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Much remains to be done as NAACP celebrates 114th anniversary


The National Association for the Advancement of Colored People (NAACP) was founded on Feb. 12, 1909, as a direct result of the outrage sparked by lynchings and other egregious acts of injustice. One hundred and fourteen years later, the NAACP has 2,200 units nationwide, and more than two million members. The players are different now, but the battle continues. The founders of the NAACP have long since passed on, but the torch has been handed down through generations. It wasn’t always legal for Black folks to read and write. Even now, books that simply tell the story of Black history are being banned throughout the country. Students are being shielded from reading about Black history at school, yet they are not protected from the threat of gun violence and mass killings at those same schools. We have work to do.

Nonetheless, there is hope. The descendants of slaves are now the educated leaders of the most powerful civil rights organization in this country, at the national, state and local levels. As the president of the local NAACP, I am keenly aware of my obligation to organize when it becomes necessary, to speak up when circumstances demand it, and to educate both inside the classroom and outside the classroom. The legacy I inherited from those who came before me dictates I must fulfill this obligation.

My lived experiences are such that I cannot ignore the systemic injustice happening at the national level or when it hits closer to home. The minority-serving university in my own backyard has historically been a revolving door for marginalized Black faculty, staff and students. Black students have been historically underrepresented, underfunded and underserved. That is part of our local Black history too.

So, I look to the legislative actions that have historically helped secure political, educational, social, and economic equality in the past. This has worked before. It will work again. So, I have no choice but to seek meaningful changes and improve the conditions for students in my own backyard. That is the least I can do.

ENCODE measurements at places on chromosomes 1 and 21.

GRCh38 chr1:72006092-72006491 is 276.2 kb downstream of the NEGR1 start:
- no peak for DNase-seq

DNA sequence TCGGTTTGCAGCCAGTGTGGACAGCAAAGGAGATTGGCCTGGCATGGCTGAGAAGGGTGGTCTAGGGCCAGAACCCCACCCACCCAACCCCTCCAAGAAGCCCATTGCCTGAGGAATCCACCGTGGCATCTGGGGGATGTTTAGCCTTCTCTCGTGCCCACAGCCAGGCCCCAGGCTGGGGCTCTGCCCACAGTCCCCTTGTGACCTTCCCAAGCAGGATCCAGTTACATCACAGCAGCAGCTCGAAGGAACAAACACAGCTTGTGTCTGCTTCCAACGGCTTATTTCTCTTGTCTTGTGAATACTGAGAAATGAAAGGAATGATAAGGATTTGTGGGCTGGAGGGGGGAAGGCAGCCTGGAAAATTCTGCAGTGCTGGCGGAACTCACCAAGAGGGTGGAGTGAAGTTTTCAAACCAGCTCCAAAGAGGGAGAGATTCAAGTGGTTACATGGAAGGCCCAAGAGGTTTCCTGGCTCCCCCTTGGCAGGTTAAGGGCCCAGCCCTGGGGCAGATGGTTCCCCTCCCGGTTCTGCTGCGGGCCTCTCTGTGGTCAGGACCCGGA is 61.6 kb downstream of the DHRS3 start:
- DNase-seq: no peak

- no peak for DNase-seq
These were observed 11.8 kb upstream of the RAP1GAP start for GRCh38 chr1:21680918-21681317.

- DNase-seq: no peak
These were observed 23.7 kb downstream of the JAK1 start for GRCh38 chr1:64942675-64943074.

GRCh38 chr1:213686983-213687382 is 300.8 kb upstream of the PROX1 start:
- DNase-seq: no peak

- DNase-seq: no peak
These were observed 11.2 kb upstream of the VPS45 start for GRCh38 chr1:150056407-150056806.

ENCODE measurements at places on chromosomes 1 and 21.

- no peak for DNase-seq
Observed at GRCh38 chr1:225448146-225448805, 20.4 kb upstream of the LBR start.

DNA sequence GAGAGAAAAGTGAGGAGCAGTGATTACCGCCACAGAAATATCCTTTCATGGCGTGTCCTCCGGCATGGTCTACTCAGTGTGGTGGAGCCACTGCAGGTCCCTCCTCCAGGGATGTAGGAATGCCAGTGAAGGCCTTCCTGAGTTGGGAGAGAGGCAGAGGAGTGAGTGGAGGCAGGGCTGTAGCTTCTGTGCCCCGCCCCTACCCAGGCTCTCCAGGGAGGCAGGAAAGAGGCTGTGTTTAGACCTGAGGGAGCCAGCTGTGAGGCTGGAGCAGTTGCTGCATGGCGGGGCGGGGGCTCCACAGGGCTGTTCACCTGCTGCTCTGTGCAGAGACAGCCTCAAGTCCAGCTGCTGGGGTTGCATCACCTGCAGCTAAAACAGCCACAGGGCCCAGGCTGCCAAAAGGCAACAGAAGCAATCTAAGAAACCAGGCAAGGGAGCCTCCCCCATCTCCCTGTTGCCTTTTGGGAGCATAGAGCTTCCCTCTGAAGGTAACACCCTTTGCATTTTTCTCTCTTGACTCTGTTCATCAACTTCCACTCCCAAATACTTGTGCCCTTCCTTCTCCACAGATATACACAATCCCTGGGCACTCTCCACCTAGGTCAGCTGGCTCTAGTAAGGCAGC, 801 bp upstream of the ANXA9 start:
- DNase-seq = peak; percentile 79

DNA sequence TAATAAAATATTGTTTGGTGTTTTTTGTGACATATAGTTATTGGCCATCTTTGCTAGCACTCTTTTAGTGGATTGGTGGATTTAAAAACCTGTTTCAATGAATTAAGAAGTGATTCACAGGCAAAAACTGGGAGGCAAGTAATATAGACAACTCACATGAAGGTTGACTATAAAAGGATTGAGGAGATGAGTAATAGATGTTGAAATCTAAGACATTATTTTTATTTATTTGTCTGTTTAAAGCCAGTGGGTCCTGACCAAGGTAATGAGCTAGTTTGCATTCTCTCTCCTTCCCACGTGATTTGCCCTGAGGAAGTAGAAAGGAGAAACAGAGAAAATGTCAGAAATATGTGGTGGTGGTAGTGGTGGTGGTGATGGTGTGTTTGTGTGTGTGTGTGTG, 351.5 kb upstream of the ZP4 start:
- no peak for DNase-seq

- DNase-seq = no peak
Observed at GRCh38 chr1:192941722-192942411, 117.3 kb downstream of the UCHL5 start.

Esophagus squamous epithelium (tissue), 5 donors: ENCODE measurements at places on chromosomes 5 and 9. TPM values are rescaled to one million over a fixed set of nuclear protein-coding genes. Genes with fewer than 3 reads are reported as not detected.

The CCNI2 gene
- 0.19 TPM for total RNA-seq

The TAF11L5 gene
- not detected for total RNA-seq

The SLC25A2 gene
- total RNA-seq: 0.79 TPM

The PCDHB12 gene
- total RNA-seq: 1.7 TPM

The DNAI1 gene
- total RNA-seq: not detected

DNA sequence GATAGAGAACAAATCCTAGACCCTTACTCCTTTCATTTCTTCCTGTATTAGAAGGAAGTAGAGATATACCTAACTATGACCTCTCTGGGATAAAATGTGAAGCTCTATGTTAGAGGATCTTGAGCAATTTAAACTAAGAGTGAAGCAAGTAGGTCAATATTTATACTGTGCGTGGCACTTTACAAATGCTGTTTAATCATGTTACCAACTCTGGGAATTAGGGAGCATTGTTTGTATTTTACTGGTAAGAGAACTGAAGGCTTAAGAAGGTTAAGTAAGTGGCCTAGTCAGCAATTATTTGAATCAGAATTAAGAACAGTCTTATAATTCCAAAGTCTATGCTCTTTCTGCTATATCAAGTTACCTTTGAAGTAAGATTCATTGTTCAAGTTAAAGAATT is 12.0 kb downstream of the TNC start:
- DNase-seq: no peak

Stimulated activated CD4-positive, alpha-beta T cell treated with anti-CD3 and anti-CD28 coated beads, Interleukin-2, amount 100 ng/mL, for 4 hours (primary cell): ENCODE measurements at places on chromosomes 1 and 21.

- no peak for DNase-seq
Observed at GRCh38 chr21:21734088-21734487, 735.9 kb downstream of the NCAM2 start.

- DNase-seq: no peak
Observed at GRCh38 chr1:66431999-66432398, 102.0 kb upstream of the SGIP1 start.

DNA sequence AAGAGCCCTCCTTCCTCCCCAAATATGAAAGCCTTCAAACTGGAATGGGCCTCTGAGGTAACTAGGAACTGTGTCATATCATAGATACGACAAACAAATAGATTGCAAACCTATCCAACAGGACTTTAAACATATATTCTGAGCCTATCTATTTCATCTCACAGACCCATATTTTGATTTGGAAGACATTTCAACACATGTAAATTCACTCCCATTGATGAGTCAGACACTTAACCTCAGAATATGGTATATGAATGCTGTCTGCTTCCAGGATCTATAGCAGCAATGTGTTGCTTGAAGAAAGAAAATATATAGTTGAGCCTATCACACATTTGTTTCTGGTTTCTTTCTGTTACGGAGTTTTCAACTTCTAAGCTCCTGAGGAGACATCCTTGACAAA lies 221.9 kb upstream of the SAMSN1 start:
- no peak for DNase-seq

Bobbie Green has been NAACP Doña Ana County Branch president since 2019. She has been interim director of New Mexico State University’s Black Programs since September 2022. Green holds a bachelor’s degree in English from the University of Southern California, an MBA from City University in Washington and a doctorate in software engineering from Seattle University, where she graduated magna cum laude.

Green’s parents met in a cotton field near Silver City and raised nine children on a farm off Miles Road north of Las Cruces. She became the first black child to attend MacArthur Elementary School.

Green’s mother, Rosie, was a cook for many years at the Aggie snack bar in Gerald Thomas Hall at NMSU. Bobbie Green’s father, Shepard Green Sr., was a farmer who “worked sun to sun, rain or shine, sick or well,” she said. He had no health care and no pension.

Green sang at the funerals of both her parents at Greater St. John Church of God in Christ on Mesquite Street, which her mother helped found in 1935. Green still attends services there, and also conducts the church choir. Green has conducted the NMSU Gospel Choir for 17 years.